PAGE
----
John Brownlee, Cult Of Mac
Apple’s minimalistic philosophy when it comes to physical buttons starts way back in the early 80s, when Steve Jobs took the design of the first mouse from Xerox’s PARC labs and, to make it cheaper, dropped all but one mouse button. It’s an obsession that has continued unabated ever since, most recently culminating (on the mouse front) in the buttonless, multitouch Magic Mouse and Magic Trackpad.
When Apple released the first iPhone, they applied the same concept towards buttons in phones as they had with mice. Instead of having a T9-interface or QWERTY keyboard, the iPhone shipped with just one physical interface button. It was the iconic iOS home button, a small round button slap in the center of the bottom of the device and tattooed with a simple, rounded-edge square. The button only did one thing by itself — brought you to the homescreen — but Apple had seen the truth: once you have a touchscreen, one button is all you need.
It’s a memo Google never got. When Google remade Android in the image of iOS as a touchscreen operating system in late 2007, they decided that every Android phone should ship with four hardware buttons: Search, Home, Back And Menu. Giving credence to Apple’s “one button to rule them all” approach, all of these buttons except home are basically made redundant by a solid software UI.
• Search – It makes sense, of course, that Google of all people wanted to push a dedicated search button on customers, but it’s unnecessary. Most apps don’t actually require search functionality, making a universal hardware button for it pointless, and for the apps that do require search, a software search box does the trick just as well. It’s telling that this was the first hardware interface button many handset makers started leaving off their devices entirely (for example, Samsung).
• Menu – Again, having a dedicated hardware button for menu is something that can be handled just as well by a touchscreen UI. What’s so confusing about Menu on Android is that it’s not consistent: sometimes it will lead to app settings, sometimes to favorites, sometimes to shortcuts, and sometimes not do anything. If a hardware interface button is going to be so inconsistent and superfluous, why have it all?
• Back – Android certainly has its share of ‘Back’ button defenders, but the biggest problem with the Back button, like most of Android’s buttons, is its inconsistency. Using Android’s back button is a mystery: it doesn’t tell you where it’s taking you to, it assumes you, as a user, know exactly where you are and where you have been. Compare this to iOS’s virtual back button, which always tells you where you’re going and never moves you out of an app (that’s what the Home button is for).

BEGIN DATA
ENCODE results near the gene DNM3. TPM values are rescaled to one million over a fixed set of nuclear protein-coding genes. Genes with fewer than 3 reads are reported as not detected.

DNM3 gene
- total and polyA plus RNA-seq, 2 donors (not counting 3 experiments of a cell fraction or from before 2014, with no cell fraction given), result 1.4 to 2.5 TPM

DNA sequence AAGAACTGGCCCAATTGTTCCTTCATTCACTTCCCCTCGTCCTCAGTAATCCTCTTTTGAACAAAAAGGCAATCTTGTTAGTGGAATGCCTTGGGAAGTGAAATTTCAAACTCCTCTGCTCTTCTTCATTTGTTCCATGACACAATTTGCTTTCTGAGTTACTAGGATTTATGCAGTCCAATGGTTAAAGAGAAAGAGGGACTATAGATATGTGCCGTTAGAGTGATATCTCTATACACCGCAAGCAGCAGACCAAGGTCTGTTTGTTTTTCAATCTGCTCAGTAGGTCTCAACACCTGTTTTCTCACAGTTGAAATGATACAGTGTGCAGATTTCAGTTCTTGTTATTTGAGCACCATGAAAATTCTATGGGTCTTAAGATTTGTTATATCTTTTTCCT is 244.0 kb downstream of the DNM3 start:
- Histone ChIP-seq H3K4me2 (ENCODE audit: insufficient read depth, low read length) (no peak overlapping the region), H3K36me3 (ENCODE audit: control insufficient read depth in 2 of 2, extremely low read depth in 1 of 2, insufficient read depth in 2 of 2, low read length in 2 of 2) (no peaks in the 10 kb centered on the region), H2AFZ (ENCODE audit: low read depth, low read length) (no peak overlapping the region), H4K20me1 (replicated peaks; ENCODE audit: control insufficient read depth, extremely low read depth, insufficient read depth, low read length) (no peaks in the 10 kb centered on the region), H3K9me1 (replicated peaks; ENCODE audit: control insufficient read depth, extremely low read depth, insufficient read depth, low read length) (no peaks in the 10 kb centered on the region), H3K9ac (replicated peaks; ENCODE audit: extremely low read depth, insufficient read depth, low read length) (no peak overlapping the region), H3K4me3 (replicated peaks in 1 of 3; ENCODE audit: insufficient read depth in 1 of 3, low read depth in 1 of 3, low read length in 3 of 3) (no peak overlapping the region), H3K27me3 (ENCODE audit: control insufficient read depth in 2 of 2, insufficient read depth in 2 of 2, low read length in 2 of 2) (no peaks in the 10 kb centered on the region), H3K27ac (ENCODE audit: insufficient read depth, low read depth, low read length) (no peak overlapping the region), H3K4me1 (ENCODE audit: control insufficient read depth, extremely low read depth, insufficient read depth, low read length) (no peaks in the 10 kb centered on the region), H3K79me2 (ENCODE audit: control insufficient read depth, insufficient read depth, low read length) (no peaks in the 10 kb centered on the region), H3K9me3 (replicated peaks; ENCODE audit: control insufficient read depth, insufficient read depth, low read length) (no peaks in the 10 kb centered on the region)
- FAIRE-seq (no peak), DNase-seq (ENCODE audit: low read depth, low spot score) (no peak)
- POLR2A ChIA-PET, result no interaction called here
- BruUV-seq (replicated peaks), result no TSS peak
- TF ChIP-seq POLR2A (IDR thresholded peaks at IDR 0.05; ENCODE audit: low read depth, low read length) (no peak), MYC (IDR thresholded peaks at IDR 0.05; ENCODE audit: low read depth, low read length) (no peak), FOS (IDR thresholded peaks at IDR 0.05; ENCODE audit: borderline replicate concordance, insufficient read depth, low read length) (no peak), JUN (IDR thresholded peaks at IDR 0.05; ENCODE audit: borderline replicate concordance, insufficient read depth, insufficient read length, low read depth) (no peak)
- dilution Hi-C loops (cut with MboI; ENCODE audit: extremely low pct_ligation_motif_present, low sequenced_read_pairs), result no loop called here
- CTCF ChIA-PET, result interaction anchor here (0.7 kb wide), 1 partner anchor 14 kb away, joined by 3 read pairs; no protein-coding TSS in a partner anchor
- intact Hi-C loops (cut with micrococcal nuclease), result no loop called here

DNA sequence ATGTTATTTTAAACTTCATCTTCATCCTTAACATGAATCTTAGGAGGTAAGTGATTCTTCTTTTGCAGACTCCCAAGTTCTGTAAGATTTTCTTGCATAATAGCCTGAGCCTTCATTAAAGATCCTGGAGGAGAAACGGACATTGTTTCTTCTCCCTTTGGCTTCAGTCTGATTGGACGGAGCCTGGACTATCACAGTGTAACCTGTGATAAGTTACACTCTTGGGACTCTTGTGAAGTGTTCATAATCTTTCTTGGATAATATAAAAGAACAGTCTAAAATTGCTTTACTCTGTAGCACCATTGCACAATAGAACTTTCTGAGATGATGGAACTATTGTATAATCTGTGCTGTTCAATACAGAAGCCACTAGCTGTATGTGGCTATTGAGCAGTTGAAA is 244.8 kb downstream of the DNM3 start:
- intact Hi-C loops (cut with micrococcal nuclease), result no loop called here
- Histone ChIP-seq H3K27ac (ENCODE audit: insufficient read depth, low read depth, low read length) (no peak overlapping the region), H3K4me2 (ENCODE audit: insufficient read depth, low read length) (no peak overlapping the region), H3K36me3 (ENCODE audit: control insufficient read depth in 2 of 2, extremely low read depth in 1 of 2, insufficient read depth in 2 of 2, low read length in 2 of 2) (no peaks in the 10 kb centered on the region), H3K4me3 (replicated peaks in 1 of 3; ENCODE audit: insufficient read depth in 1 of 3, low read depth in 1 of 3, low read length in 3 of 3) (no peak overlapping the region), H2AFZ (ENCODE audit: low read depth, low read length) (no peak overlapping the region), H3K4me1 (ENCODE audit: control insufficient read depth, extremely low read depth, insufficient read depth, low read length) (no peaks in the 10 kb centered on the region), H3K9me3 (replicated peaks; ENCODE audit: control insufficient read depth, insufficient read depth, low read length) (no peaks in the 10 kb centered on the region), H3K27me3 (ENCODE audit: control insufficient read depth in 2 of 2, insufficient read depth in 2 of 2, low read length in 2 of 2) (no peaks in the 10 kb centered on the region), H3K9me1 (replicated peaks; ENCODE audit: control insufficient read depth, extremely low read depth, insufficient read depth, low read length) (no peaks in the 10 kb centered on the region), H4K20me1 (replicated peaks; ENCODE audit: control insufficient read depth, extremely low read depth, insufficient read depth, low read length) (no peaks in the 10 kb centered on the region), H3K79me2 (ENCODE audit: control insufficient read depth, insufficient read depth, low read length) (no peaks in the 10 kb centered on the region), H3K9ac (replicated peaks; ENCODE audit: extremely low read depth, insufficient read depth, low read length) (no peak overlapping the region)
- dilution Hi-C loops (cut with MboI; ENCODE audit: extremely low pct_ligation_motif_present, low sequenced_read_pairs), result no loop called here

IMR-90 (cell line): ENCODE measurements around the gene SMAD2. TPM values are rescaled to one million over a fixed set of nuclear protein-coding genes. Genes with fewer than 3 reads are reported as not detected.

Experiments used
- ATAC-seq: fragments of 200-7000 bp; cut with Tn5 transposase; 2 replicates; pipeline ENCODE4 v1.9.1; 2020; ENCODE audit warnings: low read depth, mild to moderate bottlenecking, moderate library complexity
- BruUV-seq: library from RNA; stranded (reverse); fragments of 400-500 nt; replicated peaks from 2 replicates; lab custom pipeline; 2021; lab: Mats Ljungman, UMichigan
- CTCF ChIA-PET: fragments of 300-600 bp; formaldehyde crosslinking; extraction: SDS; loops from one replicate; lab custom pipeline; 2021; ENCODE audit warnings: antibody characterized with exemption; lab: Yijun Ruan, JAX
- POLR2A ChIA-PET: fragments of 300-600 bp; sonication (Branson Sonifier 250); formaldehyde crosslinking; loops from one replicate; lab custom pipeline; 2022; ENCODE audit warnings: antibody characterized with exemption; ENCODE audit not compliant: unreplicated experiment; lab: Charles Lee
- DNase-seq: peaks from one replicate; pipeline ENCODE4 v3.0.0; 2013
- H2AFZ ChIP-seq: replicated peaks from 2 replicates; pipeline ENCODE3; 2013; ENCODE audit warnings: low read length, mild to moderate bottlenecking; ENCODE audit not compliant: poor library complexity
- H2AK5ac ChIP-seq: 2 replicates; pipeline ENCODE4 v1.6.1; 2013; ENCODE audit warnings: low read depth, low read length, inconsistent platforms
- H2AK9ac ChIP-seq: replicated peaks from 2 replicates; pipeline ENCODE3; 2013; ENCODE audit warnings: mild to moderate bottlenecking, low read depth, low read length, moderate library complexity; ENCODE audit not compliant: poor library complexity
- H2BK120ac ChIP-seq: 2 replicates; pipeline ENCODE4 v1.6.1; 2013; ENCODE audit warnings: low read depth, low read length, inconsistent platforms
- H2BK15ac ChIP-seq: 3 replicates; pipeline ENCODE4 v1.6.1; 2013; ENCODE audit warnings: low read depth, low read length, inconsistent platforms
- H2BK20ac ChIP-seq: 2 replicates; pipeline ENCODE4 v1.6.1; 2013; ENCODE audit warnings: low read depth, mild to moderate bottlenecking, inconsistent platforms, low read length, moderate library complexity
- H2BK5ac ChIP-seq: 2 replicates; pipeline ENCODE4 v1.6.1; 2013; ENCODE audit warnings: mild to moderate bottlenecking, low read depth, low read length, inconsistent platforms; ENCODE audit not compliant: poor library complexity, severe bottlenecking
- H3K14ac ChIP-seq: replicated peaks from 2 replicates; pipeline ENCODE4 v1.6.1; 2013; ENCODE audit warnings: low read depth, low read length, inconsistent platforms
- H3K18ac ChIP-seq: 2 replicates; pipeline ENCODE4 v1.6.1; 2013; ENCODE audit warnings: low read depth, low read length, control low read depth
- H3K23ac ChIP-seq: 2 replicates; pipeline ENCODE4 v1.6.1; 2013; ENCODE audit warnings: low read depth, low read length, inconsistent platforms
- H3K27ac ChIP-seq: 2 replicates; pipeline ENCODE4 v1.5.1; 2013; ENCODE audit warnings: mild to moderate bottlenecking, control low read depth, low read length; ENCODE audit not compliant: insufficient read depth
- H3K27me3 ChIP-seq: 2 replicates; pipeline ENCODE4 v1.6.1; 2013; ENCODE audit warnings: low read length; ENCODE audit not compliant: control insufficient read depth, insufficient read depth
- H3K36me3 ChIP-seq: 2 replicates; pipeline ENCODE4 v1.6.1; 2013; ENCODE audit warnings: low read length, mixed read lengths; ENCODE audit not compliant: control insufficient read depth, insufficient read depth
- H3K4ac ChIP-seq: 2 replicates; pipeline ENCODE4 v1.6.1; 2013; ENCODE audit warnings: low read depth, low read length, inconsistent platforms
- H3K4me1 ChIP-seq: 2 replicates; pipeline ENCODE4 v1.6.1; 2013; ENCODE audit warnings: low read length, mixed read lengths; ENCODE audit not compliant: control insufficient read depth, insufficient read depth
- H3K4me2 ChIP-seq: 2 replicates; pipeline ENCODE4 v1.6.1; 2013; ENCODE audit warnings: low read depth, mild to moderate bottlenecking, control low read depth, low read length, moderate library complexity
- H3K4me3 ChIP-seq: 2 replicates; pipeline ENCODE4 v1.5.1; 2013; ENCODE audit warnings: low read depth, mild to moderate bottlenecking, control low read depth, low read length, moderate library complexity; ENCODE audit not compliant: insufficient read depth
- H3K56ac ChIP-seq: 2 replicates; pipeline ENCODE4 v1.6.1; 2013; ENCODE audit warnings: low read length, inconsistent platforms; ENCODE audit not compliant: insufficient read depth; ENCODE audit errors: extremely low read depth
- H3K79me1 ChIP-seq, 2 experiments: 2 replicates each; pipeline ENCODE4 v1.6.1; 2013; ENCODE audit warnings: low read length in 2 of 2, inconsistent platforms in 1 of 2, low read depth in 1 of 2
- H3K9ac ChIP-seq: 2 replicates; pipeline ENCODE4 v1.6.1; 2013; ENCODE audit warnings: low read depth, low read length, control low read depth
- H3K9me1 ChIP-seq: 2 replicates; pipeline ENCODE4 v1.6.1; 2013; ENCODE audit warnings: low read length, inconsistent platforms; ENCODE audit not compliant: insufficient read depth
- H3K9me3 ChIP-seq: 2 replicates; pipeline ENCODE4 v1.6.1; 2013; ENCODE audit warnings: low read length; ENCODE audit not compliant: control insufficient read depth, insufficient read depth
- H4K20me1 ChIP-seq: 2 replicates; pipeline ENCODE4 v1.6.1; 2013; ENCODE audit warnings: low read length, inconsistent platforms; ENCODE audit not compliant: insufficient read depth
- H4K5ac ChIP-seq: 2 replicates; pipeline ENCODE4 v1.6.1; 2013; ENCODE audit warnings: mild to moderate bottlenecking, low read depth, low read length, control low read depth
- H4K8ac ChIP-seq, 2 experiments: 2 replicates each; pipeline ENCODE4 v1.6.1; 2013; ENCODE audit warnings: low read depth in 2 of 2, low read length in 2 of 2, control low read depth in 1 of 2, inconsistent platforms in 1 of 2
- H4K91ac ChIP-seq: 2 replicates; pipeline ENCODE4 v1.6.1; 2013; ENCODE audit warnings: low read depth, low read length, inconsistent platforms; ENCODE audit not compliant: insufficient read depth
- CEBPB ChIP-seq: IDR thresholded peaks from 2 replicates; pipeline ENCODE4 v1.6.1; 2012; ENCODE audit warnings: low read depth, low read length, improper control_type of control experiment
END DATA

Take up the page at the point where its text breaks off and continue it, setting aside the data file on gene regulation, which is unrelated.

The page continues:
Given all the above, I can see why you’d think that Google’s recent decision to give device makers the option of abandoning physical buttons altogether by building virtual buttons into Honeycomb and Ice Cream Sandwich are a move in the right direction. But I don’t. It seems just like typical Android half-assedness: a bizarre attempt to one-up Apple in a buttonless game Cupertino’s not actually trying to play.
Here’s the main question I’d ask: if Android’s interface buttons are superfluous enough to abandon physically, why do you need them to be built into the core OS virtually? In other words, if a device doesn’t really need a Search hardware button, or a Menu hardware button, then why not just allow developers to build on-screen elements for these functions as they see fit? Why have universal software buttons at all? What’s the point?
The point is backwards compatibility, of course. The Android Marketplace is filled with apps that have been — to one extent or another — programmed with those buttons in mind, and ditching them entirely would cause many of these apps to stop working. The virtual buttons, then, are basically a graceless stop-gap: hardcoded Ice Cream Sandwich support for antiquated apps. They’re pointless.
Pointless… and fundamentally broken. Alan Zeino has a great post about this over at his blog, but what it all comes down to is that Google has replaced dumb hardware buttons with equally dumb virtual buttons. Zeino’s summary? “There is no science nor structure to this navigation system at all, and I shudder to think of what a novice… might think of this utter clusterfuck.”
That says it well. Whether you’re using four physical Android buttons or three virtual Android buttons, there’s no universal “science or structure” to trying to navigate Android using its built-in interface buttons. Maybe Vincent’s right and we don’t need hardware buttons at all anymore, but pointing to Android as being proof of that presumed fact is priceless. Android’s having no more luck getting its software buttons right than it did getting its hardware buttons right. Android’s buttons — whether virtual or hard — are a morass of confusing contradictions.
Now compare that to iOS and its home button. Maybe it doesn’t need to be physical, maybe it does, but it works. The home button always goes to the homescreen. Everything else is handled by in-app UI. Serene. Simple. Stress-free. And iconic. Just the way Apple likes it.
Well, readers? You’ve seen us trade blows, but if this fight spills out onto the street about Android vs. iOS, whose back would you take? Let us know in the comments.